08/16/2012 11:06 am ET Updated Oct 16, 2012

College Dreams Grow Closer to Reality in California

This week, young people in California came one step closer to achieving the long-awaited holy grail: affordable access to higher education. Both components of Assembly Speaker John A. Peréz's Middle Class Scholarship Act have passed the California State Assembly. And now it seems there is a real possibility for deep, impactful reform of our higher education system.

On Monday, the California State Assembly passed AB 1500, the funding mechanism for the scholarship, which would slash college tuition by two-thirds for families making under $150,000 a year at the CSU and UC and would provide $150 million in financial relief to our California Community College system. The bill, which pays for the scholarship in full, closes a wasteful and destructive $1 billion tax loophole that benefits only out-of-state corporations at the expense of California businesses.

The fact that both components of the legislation, AB 1500 and 1501, have passed through the Assembly is a major political accomplishment for students across the state. Even more impressive is that this victory was the result of bipartisanship, as the legislation was supported by Republican Brian Nestande and Nathan Fletcher, a former Republican who recently left the California GOP.

Qualcomm, a major U.S. telecommunication company, has been an avid supporter of the Middle Class Scholarship, even hosting an press conference in support of the bill at their San Diego headquarters. As big employers in the state of California, Qualcomm and other businesses like it, realize that a robust economic future depends on the necessary investment in California's young people and a level playing field for California businesses.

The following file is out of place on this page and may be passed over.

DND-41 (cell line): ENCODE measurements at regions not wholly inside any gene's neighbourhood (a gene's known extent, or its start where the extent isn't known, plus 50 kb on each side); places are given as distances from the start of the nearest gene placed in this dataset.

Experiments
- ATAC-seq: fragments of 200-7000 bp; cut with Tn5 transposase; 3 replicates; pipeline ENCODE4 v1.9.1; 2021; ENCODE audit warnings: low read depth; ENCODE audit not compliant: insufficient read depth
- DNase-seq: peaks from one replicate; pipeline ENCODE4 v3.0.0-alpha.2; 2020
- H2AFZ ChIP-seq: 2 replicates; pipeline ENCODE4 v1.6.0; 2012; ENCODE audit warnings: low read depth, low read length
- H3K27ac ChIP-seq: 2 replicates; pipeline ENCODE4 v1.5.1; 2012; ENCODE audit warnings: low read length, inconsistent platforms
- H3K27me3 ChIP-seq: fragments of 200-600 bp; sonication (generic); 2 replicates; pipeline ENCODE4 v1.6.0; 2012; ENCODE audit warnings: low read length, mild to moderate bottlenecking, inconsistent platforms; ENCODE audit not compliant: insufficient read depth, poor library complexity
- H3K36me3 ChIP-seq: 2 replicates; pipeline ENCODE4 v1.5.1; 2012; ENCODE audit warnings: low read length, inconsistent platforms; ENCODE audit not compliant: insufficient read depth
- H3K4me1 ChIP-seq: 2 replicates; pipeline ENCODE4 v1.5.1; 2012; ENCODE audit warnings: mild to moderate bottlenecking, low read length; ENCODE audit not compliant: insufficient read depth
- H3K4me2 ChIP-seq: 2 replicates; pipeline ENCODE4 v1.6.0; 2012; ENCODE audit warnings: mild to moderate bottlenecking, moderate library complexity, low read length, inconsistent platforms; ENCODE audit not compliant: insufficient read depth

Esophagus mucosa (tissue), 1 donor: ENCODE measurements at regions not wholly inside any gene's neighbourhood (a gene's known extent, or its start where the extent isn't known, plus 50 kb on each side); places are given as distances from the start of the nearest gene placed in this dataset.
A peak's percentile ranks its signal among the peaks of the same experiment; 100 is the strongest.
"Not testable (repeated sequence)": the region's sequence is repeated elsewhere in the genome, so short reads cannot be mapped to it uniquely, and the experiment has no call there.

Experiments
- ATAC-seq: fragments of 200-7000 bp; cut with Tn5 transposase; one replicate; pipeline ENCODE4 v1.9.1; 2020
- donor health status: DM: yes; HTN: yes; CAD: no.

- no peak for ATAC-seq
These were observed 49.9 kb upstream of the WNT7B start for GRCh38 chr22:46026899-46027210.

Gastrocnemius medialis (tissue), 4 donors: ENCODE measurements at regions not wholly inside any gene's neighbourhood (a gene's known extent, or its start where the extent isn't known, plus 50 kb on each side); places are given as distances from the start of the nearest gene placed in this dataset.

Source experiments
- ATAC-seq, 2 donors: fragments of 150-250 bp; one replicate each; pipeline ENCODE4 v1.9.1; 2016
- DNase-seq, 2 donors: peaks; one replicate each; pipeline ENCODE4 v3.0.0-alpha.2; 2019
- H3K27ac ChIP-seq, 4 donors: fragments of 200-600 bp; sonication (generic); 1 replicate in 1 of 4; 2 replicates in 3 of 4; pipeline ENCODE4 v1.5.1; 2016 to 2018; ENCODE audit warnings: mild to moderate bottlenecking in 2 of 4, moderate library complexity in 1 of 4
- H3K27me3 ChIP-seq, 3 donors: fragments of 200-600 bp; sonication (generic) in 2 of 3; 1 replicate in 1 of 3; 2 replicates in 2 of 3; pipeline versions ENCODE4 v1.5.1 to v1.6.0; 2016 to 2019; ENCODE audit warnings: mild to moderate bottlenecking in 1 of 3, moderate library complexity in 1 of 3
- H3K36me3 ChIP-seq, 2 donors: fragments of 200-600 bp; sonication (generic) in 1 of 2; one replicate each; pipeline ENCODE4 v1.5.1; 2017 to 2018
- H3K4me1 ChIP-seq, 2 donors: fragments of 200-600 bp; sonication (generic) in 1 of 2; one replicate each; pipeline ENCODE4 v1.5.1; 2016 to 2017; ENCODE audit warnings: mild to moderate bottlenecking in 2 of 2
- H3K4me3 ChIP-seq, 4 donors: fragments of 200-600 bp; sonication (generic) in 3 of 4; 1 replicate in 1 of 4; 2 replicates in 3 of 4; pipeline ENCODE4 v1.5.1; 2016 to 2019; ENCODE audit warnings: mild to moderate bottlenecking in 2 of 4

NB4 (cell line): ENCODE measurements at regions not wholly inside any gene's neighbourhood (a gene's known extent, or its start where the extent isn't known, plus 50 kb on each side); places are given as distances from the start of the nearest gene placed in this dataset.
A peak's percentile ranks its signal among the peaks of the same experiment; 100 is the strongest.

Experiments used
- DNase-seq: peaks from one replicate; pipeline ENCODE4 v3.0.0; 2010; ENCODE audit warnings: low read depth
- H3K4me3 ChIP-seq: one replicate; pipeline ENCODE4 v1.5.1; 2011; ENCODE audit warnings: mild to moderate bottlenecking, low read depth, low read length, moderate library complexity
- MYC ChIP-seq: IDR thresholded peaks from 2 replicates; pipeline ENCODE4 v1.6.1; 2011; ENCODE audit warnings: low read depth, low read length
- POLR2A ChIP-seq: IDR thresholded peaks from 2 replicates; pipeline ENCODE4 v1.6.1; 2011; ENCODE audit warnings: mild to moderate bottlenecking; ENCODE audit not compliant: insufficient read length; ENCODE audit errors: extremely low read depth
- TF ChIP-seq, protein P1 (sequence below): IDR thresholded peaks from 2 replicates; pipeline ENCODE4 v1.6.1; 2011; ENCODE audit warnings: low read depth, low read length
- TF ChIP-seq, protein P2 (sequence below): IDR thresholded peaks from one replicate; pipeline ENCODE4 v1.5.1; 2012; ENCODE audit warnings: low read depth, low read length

Fletcher's switch and Nestande's support for the legislation offers hope that the Middle Class Scholarship can make it through the California State Senate and to the governor's desk. It's very simple: the need for affordable access to higher education transcends political lines. The average constituent in California would be willing to invest in California's young people and the state's future, as opposed to out-of-state corporate interests.

Corporations are not people. Chrysler, General Motors, International Paper and Kimberly-Clark, who have pledged to fight the Middle Class Scholarship Act do not have mothers, fathers, sisters, and brothers who care about them and vote in California. But college students do and it is our job to make sure our elected officials in the California State Senate are aware of this.

This blog is cross-posted on the official website of the California College Democrats.